A main reason the scandal persists is that our system is built around the strange idea of the “credit hour,” a unit of academic time that does little to measure student learning. The credit hour originated around the turn of the 20th century, when the industrialist-turned-philanthropist Andrew Carnegie moved to create a pension system for college professors. (It’s now known as TIAA-CREF.) Pensions were reserved for professors who worked full time, which ended up being defined as a minimum of 12 hours of classroom teaching per week in a standard 15-week semester.But colleges were left to judge the quality of credit hours by affixing grades to courses, and the quality of colleges themselves would be judged by — well, there was the rub. Colleges didn’t want to be judged by anyone other than themselves, and remarkably, the government went along with it. Yes, colleges are held accountable by nonprofit accrediting organizations — but those are, in turn, run by other colleges. When asked, Western Oklahoma’s accreditor said it had never heard of the school’s three-credits-in-10-days scheme and would look into it. But the next scheduled accreditation review isn’t until 2017.The lack of meaningful academic standards in higher education drags down the entire system. Grade inflation, even (or especially) at the most elite institutions, is rampant. A landmark book published last year, “Academically Adrift,” found that many students at traditional colleges showed no improvement in critical thinking, complex reasoning and writing, and spent their time socializing, working or wasting time instead of studying. (And that’s not even considering the problem of low graduation rates.)...But the most promising solution would be to replace the anachronistic credit hour with common standards for what college students actually need to know and to be able to do. There are many routes to doing this. In the arts and sciences, scholarly associations could define and update what it means to be proficient in a field. So could professional organizations and employers in vocational and technical fields.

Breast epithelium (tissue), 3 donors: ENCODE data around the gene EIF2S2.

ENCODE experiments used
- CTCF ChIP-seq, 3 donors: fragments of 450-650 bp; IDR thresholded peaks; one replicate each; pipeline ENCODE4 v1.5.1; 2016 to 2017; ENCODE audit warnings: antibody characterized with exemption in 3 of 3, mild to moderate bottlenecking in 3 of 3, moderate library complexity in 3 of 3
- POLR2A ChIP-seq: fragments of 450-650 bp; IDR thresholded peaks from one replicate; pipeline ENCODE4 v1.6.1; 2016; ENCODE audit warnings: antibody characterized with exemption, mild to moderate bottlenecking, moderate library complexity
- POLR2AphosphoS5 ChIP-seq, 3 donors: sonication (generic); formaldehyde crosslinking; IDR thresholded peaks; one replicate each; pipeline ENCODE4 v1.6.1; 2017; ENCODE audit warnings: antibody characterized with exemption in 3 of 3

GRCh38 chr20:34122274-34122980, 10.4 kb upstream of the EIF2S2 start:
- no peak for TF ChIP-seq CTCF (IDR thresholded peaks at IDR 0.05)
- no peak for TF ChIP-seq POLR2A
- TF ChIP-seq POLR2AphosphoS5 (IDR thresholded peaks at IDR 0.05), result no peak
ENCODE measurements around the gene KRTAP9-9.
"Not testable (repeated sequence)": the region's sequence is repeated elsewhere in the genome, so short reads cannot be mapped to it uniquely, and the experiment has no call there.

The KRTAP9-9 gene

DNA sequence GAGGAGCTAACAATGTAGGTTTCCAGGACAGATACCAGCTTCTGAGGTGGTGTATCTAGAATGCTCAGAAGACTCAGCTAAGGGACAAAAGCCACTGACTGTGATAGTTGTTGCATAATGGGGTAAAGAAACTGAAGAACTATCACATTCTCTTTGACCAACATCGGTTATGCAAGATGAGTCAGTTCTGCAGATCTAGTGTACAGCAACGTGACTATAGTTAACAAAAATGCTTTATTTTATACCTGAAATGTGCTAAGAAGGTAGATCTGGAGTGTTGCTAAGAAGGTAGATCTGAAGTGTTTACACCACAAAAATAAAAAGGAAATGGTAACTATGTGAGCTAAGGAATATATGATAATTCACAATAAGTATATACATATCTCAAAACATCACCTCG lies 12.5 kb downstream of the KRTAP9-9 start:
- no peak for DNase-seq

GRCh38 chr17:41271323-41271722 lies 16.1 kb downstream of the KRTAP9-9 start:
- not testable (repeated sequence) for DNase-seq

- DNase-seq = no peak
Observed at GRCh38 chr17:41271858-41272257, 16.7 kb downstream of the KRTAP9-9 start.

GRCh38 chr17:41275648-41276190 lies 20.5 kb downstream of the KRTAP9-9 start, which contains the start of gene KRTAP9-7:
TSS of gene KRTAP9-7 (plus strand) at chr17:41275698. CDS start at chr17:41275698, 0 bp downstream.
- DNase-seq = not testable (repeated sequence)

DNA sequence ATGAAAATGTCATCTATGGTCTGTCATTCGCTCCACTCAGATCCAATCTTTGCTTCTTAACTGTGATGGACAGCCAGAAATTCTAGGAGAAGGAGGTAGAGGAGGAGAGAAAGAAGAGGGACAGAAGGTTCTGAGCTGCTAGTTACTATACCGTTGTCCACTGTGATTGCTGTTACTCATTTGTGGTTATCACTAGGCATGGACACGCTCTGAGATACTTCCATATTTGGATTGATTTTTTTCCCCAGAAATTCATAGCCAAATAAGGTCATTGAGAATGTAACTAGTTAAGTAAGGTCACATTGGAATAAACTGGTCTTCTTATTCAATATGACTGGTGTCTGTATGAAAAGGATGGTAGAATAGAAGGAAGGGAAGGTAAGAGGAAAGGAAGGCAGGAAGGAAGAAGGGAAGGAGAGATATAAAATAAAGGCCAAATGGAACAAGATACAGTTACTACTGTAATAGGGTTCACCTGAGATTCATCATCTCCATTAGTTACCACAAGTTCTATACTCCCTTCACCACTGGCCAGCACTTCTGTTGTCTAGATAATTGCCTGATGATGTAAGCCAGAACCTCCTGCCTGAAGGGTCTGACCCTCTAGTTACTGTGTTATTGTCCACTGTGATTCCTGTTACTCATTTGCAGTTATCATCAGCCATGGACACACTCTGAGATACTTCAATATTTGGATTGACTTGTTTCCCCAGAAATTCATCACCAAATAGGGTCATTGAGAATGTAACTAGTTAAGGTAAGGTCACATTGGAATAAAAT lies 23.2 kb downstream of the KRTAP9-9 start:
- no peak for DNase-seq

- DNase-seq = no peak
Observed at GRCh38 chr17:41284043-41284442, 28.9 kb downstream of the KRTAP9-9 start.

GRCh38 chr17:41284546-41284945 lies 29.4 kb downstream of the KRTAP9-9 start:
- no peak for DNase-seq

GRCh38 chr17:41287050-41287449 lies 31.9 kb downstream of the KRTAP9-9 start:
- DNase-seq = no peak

Carey's argument, one numerous "progressives" are also advancing, could open the door for some kind of centralized definition of what a college education would mean. For his part, Walter Russell Mead welcomes our new national standardized testing overlords.
There are perhaps some good reasons, though, why conservatives should be skeptical about a further standardization of college-level curricula.
Posted by Fred Bauer at 1:00 AM
Wednesday, December 5, 2012
Harry Reid pledges to force through changes on the filibuster:
Keeping with his post-election pledge to reform the filibuster, Senate Majority Leader Harry Reid (D-Nev.) on Tuesday proffered that changes to the rules of the upper chamber will be made, leaving it up to Republicans if they would like to participate.
"There are discussions going on now [over filibuster reform], but I want to tell everybody here. I'm happy I've had a number of Republicans come to me, a few Democrats,” Reid told reporters Tuesday at his weekly press availability. “We're going to change the rules. We cannot continue in this way. I hope we can get something that the Republicans will work with us on.”
“But it won't be a handshake,” he added. “We tried that last time. It didn't work.”
Asked to confirm if his comments meant that the rules would change and Republicans can choose to be a part of that change if they want, the Nevada Democrat responded, “That's right. Yup."
Posted by Fred Bauer at 11:52 PM